We study quantum dynamics of the adiabatic search algorithm with the equivalent two-level system. Its adiabatic and non-adiabatic evolution is studied and visualized as trajectories of Bloch vectors on a Bloch sphere. We find the change in the non-adiabatic transition probability from exponential decay for the short running time to inverse-square decay in asymptotic running time. The scaling of the critical running time is expressed in terms of the Lambert W function. We derive the transitionless driving Hamiltonian for the adiabatic search algorithm, which makes a quantum state follow the adiabatic path. We demonstrate that a uniform transitionless driving Hamiltonian, approximate to the exact time-dependent driving Hamiltonian, can alter the non-adiabatic transition probability from the inverse square decay to the inverse fourth power decay with the running time. This may open up a new but simple way of speeding up adiabatic quantum dynamics.

  17. Transitionless driving on adiabatic search algorithm.

    PubMed

    Oh, Sangchul; Kais, Sabre

    2014-12-14

    We study quantum dynamics of the adiabatic search algorithm with the equivalent two-level system. Its adiabatic and non-adiabatic evolution is studied and visualized as trajectories of Bloch vectors on a Bloch sphere. We find the change in the non-adiabatic transition probability from exponential decay for the short running time to inverse-square decay in asymptotic running time. The scaling of the critical running time is expressed in terms of the Lambert W function. We derive the transitionless driving Hamiltonian for the adiabatic search algorithm, which makes a quantum state follow the adiabatic path. We demonstrate that a uniform transitionless driving Hamiltonian, approximate to the exact time-dependent driving Hamiltonian, can alter the non-adiabatic transition probability from the inverse square decay to the inverse fourth power decay with the running time. This may open up a new but simple way of speeding up adiabatic quantum dynamics. PMID:25494733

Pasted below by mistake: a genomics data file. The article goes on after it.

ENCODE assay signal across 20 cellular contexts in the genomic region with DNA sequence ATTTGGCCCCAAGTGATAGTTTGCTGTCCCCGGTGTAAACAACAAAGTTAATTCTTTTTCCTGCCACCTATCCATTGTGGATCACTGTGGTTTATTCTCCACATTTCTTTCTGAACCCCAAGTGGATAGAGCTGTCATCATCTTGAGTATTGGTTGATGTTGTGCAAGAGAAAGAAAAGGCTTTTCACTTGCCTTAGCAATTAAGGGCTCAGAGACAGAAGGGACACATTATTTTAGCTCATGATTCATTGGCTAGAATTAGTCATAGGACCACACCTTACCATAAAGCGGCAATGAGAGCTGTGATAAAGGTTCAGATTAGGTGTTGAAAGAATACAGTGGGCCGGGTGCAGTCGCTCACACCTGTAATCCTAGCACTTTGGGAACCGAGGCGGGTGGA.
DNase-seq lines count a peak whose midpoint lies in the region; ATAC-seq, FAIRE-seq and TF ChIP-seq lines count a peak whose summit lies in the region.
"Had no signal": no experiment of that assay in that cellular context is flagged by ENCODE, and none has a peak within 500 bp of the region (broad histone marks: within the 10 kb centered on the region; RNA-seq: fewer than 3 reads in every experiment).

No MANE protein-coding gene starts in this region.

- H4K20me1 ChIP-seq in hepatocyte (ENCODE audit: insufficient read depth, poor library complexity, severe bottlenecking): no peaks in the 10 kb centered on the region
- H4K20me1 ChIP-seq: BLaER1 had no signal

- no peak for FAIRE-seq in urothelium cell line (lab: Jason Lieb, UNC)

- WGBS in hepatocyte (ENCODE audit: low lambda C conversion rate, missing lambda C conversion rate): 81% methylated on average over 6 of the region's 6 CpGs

18. Studies in Chaotic adiabatic dynamics

    SciTech Connect

    Jarzynski, C.

    1994-01-01